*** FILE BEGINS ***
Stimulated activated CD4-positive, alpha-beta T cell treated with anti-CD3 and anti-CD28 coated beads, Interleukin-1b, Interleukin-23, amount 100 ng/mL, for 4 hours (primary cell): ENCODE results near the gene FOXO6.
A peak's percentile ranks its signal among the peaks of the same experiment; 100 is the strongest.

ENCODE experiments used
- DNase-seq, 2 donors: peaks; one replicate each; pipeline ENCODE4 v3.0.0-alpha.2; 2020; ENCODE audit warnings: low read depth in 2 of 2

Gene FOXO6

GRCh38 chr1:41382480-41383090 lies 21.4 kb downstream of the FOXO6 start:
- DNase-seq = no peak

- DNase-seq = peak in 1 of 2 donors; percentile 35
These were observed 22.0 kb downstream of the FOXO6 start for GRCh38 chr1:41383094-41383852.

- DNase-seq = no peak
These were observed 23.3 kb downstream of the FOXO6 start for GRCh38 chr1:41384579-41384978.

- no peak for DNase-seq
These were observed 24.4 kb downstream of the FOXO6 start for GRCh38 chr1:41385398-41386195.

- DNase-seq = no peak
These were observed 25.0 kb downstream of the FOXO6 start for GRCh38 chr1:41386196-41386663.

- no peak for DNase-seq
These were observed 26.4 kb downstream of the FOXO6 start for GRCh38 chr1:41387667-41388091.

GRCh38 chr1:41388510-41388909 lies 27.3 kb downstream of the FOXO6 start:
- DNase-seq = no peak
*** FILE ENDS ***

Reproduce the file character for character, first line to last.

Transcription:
Stimulated activated CD4-positive, alpha-beta T cell treated with anti-CD3 and anti-CD28 coated beads, Interleukin-1b, Interleukin-23, amount 100 ng/mL, for 4 hours (primary cell): ENCODE results near the gene FOXO6.
A peak's percentile ranks its signal among the peaks of the same experiment; 100 is the strongest.

ENCODE experiments used
- DNase-seq, 2 donors: peaks; one replicate each; pipeline ENCODE4 v3.0.0-alpha.2; 2020; ENCODE audit warnings: low read depth in 2 of 2

Gene FOXO6

GRCh38 chr1:41382480-41383090 lies 21.4 kb downstream of the FOXO6 start:
- DNase-seq = no peak

- DNase-seq = peak in 1 of 2 donors; percentile 35
These were observed 22.0 kb downstream of the FOXO6 start for GRCh38 chr1:41383094-41383852.

- DNase-seq = no peak
These were observed 23.3 kb downstream of the FOXO6 start for GRCh38 chr1:41384579-41384978.

- no peak for DNase-seq
These were observed 24.4 kb downstream of the FOXO6 start for GRCh38 chr1:41385398-41386195.

- DNase-seq = no peak
These were observed 25.0 kb downstream of the FOXO6 start for GRCh38 chr1:41386196-41386663.

- no peak for DNase-seq
These were observed 26.4 kb downstream of the FOXO6 start for GRCh38 chr1:41387667-41388091.

GRCh38 chr1:41388510-41388909 lies 27.3 kb downstream of the FOXO6 start:
- DNase-seq = no peak